Education at a Glance 2011 - Key Results
Education at a Glance 2011 - Key Results
Education at a Glance 2011 - Key Results
Education at a Glance 2011 - Key Results
Education at a Glance 2011 - Key Results
Education at a Glance 2011 - Key Results
Education at a Glance 2011 - Key Results
Education at a Glance 2011 - Key Results
Education at a Glance 2011 - Key Results
Education at a Glance 2011 - Key Results
Education at a Glance 2011 - Key Results
Education at a Glance 2011 - Key Results
Education at a Glance 2011 - Key Results
Education at a Glance 2011 - Key Results
Education at a Glance 2011 - Key Results
Education at a Glance 2011 - Key Results
Education at a Glance 2011 - Key Results
Education at a Glance 2011 - Key Results
Education at a Glance 2011 - Key Results
Education at a Glance 2011 - Key Results
Education at a Glance 2011 - Key Results
Education at a Glance 2011 - Key Results
Education at a Glance 2011 - Key Results
Education at a Glance 2011 - Key Results
Education at a Glance 2011 - Key Results
Education at a Glance 2011 - Key Results
Education at a Glance 2011 - Key Results
Education at a Glance 2011 - Key Results
Education at a Glance 2011 - Key Results
Education at a Glance 2011 - Key Results
Education at a Glance 2011 - Key Results
Education at a Glance 2011 - Key Results
Education at a Glance 2011 - Key Results
Education at a Glance 2011 - Key Results
Education at a Glance 2011 - Key Results
Education at a Glance 2011 - Key Results
Education at a Glance 2011 - Key Results
Education at a Glance 2011 - Key Results
Education at a Glance 2011 - Key Results
Education at a Glance 2011 - Key Results
Education at a Glance 2011 - Key Results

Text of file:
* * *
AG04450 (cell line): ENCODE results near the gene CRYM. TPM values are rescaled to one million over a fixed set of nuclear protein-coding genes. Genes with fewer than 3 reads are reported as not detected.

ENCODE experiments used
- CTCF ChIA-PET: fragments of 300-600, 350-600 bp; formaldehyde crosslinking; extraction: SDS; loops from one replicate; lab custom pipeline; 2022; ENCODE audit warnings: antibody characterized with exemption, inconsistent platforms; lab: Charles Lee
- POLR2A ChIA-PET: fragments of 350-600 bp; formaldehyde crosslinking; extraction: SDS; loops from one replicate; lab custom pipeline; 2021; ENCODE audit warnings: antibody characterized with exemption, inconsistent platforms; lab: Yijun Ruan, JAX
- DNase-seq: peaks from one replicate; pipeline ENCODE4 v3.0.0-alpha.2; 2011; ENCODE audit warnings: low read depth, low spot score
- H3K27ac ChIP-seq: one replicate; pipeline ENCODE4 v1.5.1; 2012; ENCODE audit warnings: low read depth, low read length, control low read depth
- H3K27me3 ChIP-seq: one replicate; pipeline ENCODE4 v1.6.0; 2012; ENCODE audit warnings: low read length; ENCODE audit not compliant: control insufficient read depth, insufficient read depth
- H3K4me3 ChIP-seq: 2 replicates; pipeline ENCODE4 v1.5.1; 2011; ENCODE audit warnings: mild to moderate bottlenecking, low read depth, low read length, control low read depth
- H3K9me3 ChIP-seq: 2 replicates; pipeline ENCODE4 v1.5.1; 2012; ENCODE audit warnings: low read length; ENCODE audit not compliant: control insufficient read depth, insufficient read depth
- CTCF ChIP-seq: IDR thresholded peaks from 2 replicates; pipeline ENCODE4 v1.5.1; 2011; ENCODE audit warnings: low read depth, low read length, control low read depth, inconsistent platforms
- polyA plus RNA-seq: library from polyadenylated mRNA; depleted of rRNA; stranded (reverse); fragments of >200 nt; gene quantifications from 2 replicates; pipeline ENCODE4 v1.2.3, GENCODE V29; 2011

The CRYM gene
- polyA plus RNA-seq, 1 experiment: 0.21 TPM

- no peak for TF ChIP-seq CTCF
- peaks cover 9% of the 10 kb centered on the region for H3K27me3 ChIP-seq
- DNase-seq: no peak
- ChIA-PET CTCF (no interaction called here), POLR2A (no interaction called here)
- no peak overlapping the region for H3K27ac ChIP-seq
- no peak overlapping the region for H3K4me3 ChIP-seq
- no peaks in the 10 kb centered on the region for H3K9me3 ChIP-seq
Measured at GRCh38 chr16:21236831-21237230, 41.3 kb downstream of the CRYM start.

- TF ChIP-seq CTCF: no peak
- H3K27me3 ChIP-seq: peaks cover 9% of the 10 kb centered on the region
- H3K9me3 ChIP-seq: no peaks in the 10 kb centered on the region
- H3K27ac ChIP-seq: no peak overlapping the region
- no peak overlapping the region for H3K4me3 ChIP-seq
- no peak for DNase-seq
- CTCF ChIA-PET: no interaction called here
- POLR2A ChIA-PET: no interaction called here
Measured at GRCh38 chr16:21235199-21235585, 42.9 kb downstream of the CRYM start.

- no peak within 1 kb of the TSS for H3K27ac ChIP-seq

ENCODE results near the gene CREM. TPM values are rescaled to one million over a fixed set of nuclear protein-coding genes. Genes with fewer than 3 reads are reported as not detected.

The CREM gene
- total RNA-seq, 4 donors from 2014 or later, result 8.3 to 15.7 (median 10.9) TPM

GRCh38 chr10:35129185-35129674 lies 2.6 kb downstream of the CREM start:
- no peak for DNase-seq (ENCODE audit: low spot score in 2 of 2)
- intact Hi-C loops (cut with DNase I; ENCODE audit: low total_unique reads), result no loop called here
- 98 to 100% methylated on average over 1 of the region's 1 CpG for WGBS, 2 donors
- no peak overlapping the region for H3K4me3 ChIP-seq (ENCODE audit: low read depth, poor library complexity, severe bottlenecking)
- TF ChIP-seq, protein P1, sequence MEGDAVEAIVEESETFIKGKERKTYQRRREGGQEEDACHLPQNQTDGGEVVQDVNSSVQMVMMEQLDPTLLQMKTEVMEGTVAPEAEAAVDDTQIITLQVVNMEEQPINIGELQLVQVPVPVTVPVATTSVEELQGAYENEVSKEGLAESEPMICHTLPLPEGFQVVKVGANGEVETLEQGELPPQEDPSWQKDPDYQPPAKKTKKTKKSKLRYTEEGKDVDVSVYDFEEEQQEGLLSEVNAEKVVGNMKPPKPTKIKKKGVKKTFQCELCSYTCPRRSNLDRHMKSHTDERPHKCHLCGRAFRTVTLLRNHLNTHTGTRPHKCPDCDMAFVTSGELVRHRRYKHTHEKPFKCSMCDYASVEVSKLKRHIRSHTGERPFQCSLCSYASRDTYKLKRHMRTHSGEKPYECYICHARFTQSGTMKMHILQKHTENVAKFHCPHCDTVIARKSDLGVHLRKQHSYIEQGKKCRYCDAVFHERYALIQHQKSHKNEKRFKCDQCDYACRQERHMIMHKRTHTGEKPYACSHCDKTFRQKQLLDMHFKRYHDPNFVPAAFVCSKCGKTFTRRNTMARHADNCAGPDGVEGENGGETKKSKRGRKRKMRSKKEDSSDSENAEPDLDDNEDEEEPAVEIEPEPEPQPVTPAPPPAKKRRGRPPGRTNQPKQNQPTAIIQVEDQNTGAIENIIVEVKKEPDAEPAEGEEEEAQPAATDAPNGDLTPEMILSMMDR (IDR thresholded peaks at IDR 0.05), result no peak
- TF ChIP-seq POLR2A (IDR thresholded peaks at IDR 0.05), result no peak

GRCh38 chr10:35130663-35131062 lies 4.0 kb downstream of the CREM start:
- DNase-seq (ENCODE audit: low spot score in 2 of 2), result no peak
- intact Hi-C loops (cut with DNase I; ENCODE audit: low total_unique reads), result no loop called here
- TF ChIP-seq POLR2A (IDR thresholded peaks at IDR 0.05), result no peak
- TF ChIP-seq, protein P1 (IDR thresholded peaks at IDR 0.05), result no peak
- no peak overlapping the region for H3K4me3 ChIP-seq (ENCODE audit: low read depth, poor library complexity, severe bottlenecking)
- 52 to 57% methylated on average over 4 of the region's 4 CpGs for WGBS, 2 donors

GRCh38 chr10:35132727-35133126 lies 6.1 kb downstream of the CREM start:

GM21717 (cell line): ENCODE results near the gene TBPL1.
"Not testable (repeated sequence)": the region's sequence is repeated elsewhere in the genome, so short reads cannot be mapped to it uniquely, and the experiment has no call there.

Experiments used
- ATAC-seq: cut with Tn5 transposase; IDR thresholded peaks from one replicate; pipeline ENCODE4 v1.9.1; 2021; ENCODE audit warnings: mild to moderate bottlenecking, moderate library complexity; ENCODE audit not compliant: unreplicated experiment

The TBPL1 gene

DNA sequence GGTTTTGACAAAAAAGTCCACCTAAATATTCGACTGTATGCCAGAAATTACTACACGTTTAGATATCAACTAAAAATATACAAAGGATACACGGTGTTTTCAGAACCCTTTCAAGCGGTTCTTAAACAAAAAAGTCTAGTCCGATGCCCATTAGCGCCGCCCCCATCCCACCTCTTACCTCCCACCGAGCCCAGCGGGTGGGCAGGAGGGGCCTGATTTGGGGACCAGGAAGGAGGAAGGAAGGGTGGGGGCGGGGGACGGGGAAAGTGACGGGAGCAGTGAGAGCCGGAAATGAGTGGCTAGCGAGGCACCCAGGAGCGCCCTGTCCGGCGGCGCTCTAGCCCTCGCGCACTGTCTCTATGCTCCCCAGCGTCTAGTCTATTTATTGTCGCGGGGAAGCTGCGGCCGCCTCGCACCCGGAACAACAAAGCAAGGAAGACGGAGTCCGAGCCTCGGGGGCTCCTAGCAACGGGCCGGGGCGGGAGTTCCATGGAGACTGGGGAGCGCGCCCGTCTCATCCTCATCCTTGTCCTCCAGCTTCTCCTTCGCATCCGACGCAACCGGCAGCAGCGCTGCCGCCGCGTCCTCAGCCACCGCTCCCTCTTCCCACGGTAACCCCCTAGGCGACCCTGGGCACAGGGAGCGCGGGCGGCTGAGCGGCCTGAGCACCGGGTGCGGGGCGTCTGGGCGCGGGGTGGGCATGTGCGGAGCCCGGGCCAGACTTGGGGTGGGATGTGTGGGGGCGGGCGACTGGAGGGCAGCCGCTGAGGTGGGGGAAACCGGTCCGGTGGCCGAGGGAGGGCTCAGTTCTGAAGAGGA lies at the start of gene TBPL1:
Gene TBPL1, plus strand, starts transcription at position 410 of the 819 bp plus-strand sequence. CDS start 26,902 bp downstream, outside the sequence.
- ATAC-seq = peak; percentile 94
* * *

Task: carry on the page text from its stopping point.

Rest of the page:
Education at a Glance 2011 - Key Results
Education at a Glance 2011 - Key Results
Education at a Glance 2011 - Key Results
Education at a Glance 2011 - Key Results
Education at a Glance 2011 - Key Results
Education at a Glance 2011 - Key Results
Education at a Glance 2011 - Key Results
Education at a Glance 2011 - Key Results
Education at a Glance 2011 - Key Results
Education at a Glance 2011 - Key Results
Education at a Glance 2011 - Key Results
Education at a Glance 2011 - Key Results
Education at a Glance 2011 - Key Results
Education at a Glance 2011 - Key Results
Education at a Glance 2011 - Key Results
Education at a Glance 2011 - Key Results
Education at a Glance 2011 - Key Results
Education at a Glance 2011 - Key Results
Education at a Glance 2011 - Key Results
Education at a Glance 2011 - Key Results
Education at a Glance 2011 - Key Results
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Education at a Glance 2011 - Key Results

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A PowerPoint presentation by Andreas Schleicher, Head of the Indicators and Analysis Division, Directorate for Education, OECD.

A PowerPoint presentation by Andreas Schleicher, Head of the Indicators and Analysis Division, Directorate for Education, OECD.

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  • Net entry rate and expenditure per student (in USD) in tertiary-type A programmes are added next to country names.
  • Transcript

    • 1. Organisation for Economic Co-operation and Development (OECD)
      Embargo until13 September11:00 Paris
      Education at a Glance 2011Key results
      13 September 2011
    • 2. Editorial
      Progress in attainment over half a century
    • 3. Progress in attainment of upper secondary education over half a century
      Editorial